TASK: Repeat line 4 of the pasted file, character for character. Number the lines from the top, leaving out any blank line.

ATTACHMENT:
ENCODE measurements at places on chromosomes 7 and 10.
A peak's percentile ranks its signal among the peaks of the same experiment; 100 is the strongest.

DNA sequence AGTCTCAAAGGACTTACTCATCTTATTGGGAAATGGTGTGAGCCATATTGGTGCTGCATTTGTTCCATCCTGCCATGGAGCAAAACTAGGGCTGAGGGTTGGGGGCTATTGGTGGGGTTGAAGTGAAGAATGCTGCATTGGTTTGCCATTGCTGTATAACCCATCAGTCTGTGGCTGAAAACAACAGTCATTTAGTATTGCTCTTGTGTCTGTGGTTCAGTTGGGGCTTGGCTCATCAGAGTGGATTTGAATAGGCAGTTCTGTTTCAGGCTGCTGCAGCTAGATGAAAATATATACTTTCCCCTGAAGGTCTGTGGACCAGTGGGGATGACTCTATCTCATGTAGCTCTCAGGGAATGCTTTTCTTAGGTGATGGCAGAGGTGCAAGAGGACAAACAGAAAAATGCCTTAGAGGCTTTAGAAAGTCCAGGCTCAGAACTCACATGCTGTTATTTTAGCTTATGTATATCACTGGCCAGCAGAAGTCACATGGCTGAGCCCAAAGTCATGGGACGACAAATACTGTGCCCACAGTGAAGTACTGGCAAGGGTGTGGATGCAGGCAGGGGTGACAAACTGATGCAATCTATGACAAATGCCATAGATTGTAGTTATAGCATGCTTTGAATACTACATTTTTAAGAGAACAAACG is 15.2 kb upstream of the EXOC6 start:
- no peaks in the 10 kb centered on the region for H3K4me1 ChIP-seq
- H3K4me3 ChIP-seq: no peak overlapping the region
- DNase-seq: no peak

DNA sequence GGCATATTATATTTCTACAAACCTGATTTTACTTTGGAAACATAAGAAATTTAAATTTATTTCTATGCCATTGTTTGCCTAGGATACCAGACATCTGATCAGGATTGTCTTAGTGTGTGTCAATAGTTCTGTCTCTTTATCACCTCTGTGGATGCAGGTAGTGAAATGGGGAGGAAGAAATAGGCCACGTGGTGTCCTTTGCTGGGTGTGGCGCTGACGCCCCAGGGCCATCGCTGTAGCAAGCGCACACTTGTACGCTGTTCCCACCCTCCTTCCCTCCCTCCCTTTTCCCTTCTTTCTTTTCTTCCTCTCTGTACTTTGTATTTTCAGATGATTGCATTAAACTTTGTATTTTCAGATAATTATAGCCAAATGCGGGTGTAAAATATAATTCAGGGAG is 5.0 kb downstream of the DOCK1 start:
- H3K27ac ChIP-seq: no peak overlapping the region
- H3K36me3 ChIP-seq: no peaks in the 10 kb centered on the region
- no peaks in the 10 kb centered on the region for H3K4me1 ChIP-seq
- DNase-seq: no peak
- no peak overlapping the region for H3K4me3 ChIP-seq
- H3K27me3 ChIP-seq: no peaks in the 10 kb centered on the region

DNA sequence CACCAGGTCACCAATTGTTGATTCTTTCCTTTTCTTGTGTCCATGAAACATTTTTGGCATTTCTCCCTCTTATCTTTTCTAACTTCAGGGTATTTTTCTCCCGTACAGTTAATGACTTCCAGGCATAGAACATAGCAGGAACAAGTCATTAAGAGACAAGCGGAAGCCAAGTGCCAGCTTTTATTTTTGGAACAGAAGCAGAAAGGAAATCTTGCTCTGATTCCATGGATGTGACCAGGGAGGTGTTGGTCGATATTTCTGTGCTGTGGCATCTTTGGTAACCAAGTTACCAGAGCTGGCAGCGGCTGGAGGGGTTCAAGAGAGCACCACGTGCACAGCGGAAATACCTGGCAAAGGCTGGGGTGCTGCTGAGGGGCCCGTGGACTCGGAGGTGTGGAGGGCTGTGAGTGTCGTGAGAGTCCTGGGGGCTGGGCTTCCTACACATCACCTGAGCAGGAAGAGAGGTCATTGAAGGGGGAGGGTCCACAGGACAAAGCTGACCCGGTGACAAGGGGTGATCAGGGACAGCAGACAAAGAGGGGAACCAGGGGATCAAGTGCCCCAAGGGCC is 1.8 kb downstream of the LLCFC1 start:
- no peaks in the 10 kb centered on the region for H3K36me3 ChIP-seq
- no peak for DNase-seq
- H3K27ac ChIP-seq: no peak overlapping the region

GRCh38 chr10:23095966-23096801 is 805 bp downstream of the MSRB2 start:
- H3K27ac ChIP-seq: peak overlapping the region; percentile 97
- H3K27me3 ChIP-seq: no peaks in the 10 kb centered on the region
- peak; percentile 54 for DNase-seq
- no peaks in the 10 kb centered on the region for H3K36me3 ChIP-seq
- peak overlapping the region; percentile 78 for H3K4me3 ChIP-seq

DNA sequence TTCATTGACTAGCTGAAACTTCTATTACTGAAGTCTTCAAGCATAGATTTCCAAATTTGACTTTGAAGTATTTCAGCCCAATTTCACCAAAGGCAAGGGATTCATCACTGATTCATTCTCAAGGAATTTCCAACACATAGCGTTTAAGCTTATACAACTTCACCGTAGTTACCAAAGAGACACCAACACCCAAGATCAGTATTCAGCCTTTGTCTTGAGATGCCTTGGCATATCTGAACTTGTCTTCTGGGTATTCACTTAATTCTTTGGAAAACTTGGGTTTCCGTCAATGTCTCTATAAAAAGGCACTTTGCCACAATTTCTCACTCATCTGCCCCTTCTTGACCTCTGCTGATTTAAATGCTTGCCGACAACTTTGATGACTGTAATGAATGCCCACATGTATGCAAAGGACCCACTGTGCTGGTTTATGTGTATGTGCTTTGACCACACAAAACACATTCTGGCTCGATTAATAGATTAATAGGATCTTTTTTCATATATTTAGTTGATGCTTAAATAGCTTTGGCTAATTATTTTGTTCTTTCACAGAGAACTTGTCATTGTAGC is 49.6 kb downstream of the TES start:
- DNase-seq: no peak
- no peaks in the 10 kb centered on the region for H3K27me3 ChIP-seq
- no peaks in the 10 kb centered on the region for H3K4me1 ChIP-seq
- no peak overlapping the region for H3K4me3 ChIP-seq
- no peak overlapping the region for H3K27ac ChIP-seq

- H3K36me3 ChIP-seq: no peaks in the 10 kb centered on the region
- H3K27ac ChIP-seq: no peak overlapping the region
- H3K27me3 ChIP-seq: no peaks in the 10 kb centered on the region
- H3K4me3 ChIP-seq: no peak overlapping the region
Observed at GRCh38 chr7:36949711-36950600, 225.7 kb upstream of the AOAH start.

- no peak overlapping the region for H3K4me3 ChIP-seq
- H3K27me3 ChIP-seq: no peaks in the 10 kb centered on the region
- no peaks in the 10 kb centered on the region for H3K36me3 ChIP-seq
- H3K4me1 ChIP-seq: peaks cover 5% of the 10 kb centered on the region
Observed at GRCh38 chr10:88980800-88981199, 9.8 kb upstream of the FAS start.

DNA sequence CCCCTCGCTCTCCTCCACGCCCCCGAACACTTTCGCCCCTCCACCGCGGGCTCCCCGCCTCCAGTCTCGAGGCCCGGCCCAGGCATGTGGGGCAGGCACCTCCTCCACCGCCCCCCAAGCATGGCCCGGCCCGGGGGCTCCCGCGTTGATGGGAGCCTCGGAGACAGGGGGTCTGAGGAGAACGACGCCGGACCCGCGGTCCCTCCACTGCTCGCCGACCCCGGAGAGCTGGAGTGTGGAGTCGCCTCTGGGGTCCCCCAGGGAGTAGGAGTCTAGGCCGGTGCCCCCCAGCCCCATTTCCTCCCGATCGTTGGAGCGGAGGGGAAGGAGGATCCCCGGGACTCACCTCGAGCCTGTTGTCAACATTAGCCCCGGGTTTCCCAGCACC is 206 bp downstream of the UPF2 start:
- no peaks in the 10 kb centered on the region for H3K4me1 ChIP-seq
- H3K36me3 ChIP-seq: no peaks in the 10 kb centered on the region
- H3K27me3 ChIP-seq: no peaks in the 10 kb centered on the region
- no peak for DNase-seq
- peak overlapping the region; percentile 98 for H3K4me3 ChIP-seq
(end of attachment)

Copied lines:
- no peaks in the 10 kb centered on the region for H3K4me1 ChIP-seq